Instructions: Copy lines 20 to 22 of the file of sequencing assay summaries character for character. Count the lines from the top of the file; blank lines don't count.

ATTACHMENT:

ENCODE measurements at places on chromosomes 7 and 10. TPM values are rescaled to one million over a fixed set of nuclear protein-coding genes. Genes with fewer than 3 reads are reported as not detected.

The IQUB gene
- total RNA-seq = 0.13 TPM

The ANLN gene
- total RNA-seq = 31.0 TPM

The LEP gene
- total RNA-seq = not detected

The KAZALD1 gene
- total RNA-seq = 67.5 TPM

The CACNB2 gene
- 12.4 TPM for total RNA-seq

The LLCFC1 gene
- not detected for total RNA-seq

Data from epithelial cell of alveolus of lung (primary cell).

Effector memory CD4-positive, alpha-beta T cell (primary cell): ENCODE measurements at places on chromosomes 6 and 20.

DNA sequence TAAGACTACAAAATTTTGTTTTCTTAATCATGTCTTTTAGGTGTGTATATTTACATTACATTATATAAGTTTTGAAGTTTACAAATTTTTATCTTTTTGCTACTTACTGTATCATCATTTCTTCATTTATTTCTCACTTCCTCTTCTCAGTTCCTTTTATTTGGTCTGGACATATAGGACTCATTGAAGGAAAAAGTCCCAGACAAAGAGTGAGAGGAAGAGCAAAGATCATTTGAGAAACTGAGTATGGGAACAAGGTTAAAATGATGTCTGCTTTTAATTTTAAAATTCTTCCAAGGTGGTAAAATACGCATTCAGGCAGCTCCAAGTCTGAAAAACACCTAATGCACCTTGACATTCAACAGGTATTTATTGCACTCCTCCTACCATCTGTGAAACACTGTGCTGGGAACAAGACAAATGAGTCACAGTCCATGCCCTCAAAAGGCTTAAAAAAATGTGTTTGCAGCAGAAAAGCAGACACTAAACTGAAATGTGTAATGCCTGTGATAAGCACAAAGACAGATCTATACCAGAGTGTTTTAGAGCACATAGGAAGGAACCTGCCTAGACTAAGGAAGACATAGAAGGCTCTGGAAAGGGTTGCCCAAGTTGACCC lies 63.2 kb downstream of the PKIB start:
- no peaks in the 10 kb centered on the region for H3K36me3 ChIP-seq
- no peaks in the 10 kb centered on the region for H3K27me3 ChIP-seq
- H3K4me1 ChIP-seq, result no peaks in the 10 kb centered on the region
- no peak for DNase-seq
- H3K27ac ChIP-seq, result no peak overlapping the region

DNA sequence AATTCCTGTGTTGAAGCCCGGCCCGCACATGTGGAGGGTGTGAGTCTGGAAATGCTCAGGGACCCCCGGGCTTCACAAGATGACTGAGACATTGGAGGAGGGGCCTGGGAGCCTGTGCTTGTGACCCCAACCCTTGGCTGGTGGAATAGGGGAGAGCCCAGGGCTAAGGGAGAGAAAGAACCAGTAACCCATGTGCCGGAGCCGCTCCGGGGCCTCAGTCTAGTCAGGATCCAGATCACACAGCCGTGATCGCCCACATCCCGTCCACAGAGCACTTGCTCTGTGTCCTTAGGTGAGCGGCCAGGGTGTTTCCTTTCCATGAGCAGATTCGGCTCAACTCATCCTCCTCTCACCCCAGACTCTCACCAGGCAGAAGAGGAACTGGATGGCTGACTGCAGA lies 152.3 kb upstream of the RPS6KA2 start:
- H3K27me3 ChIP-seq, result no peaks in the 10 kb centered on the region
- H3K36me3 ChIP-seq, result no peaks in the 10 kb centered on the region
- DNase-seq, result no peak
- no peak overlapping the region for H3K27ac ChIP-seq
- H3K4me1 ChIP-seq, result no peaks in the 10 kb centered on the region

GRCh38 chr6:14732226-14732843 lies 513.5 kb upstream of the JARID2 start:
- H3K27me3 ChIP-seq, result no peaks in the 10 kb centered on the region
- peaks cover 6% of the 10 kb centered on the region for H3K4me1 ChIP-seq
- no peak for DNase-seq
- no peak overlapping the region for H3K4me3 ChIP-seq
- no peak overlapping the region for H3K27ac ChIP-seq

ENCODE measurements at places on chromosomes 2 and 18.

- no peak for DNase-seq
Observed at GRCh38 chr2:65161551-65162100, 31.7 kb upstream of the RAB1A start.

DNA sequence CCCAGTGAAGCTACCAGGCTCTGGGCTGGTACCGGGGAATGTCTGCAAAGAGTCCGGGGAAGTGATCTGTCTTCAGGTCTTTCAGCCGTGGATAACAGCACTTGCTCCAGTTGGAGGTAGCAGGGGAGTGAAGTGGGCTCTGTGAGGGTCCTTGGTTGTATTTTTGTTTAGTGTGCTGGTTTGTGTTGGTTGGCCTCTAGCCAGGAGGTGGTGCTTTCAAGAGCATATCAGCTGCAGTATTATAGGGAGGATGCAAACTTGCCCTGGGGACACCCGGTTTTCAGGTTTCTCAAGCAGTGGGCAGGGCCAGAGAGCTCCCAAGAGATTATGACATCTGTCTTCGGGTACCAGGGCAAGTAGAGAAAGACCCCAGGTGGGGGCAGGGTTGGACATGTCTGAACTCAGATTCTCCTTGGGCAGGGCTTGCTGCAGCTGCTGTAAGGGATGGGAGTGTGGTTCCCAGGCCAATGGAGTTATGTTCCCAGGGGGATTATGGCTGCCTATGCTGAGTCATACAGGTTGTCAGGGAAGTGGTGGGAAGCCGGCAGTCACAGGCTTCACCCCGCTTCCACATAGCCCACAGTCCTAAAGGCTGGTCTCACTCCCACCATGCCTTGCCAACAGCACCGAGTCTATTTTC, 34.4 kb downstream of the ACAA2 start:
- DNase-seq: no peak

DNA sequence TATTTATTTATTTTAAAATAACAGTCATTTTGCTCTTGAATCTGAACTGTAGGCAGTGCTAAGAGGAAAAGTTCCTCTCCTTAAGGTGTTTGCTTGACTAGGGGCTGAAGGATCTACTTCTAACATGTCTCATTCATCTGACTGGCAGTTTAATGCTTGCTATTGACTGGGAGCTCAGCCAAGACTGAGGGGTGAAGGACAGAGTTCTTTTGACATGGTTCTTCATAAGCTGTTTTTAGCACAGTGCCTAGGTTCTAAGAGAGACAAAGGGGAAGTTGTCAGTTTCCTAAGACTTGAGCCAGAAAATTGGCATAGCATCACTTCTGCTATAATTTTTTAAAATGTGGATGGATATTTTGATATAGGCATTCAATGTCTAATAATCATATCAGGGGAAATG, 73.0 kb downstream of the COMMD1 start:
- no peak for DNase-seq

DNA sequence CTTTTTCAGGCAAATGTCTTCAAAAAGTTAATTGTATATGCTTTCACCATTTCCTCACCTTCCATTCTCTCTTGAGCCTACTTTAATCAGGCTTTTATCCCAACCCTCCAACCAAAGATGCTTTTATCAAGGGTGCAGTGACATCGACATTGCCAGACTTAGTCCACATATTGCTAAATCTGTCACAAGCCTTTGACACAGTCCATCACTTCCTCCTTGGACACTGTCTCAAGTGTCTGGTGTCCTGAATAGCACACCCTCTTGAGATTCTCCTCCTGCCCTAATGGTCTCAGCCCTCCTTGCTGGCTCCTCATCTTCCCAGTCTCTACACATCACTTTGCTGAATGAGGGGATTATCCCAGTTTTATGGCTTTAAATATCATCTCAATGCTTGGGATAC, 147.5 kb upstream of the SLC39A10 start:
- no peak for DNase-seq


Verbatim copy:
- no peak for DNase-seq
- H3K27ac ChIP-seq, result no peak overlapping the region

DNA sequence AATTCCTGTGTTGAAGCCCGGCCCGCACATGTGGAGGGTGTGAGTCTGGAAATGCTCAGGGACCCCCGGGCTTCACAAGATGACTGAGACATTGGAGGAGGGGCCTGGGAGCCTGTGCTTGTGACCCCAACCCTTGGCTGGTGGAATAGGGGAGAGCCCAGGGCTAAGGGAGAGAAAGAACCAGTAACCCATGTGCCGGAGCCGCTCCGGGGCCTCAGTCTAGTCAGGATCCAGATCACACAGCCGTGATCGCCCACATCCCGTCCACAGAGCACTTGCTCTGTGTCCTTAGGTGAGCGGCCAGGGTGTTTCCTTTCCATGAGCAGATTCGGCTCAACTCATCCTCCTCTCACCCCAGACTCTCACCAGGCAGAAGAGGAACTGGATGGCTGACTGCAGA lies 152.3 kb upstream of the RPS6KA2 start: